Details of Armotia’s electric 2WD bike start to surface

Despite their usefulness, motorcycle two-wheel-drive systems are still slow in coming to market. However,  Armotia might be about to change that.

Armotia is an Italian outfit with two machines, the Due R and the Due X (essentially the same machine, but one’s an off-roader and the other’s in supermoto trim).

At first glance, there’s nothing too exciting about the Armotia Due machines; they’ve got an air-cooled motor powering the rear wheel, with 5.1 kWh battery pack.  Reports say top speed for the supermoto version is roughly 88 kph, and 80 kph for the electric version. None of those facts thrill and excite (Bitubo monoshock rear suspension and Brembo front brakes do point to the machine’s quality, though).

The supermoto version has a little more top speed than the off-road version.
The supermoto version has a little more top speed than the off-road version.

What does make the  Armotia machines interesting is the fact they also have a 15 hp motor driving the front wheel. This technology has been available floating around for quite a while — Yamaha experimented with installing it on their dirt bikes, and Philadelphia-based Christini has mated their 2WD system with Chinese motorcycle platforms to build a lineup of machines they’re selling seemingly everywhere in the world but Canada (they’re selling quite a few to military operators, for what it’s worth).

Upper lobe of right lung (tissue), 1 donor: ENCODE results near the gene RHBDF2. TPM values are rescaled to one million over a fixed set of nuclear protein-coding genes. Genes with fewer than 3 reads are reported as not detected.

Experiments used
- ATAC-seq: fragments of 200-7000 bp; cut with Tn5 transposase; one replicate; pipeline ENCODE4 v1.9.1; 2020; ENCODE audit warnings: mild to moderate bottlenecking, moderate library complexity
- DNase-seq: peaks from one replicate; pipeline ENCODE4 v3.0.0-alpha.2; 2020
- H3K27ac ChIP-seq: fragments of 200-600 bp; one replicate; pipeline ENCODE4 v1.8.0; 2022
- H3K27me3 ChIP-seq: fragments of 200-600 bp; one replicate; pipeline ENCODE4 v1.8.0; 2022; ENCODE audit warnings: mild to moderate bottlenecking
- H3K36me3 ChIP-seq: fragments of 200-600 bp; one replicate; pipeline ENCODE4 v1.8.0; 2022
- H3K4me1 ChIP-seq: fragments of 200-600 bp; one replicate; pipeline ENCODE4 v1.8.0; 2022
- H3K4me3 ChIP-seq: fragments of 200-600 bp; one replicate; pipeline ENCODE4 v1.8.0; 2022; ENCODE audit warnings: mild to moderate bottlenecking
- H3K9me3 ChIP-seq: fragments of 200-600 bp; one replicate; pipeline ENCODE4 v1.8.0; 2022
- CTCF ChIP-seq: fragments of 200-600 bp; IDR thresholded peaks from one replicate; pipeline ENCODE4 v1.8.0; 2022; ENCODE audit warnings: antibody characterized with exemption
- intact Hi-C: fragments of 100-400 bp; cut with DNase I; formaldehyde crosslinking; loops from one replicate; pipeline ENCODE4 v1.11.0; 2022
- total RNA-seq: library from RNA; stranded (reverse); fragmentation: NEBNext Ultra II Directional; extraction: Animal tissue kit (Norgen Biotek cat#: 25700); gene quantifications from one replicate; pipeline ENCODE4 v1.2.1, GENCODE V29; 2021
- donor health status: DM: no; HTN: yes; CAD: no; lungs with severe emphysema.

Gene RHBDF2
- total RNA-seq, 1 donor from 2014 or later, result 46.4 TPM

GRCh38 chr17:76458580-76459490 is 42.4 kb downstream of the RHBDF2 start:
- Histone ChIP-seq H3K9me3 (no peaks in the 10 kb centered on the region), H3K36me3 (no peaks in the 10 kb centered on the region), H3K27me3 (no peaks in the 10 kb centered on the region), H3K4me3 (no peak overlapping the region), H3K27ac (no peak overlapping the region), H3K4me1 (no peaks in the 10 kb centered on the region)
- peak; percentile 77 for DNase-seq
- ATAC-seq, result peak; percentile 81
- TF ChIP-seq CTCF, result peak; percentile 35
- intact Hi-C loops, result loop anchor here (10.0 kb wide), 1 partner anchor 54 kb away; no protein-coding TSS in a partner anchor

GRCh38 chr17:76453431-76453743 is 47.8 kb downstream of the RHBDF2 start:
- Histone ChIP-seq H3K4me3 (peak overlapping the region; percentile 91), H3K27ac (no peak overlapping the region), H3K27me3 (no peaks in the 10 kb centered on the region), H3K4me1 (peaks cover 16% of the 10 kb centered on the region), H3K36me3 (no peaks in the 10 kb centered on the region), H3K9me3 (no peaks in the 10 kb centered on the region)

It isn’t easy to efficiently transfer power from an internal combustion engine to a motorcycle’s front wheel. An electric motor setup is far easier, but not something the market has really explored. Armotia has pioneered the concept now, so it’s only a matter of time before another respected battery bike outfit picks up the idea. And it’s also possible we’ll end up seeing the technology mated with an internal combustion engine, to create the ultimate hybrid.

Find out more about Armotia’s bikes at their website here (you might need Google Translate). We haven’t heard anything about a possibility of these bikes coming to Canada, but it would be pretty cool if they did.


  1. Didn’t Yamaha have an experimental R1 at some point as well? The hybrid option might be interesting if they could get a bike around a track faster with it.

    • Yamaha had the 2-Trac system, back in 2002. It was a hydraulic drive, where the main motor drive an auxiliary oil pump that sent high pressure fluid to a hub which essentially had a pump built into it. It was lighter and less cumbersome than other mechanical systems (think Christini) but gave about 15% of the traction into the front wheel.

      They did sell it as an official option on the European YZ450F, but only put it on the R1 experimentally. It was pretty epic…

      • I remember the 2-Trac; it was featured in Cycle World. And you’re right on the limitations. I suspect the hydraulic drive was easier to maintain that Christini’s system, but like you said, low power delivery.

        I think it’s telling that the Christinis are being sold to commandos and border patrol agencies, etc. — people who already maintain helicopter fleets, and are therefore used to high-maintenance machines. I’d love to try a Christini and I bet they are a blast, but I also suspect they aren’t much fun to work on.

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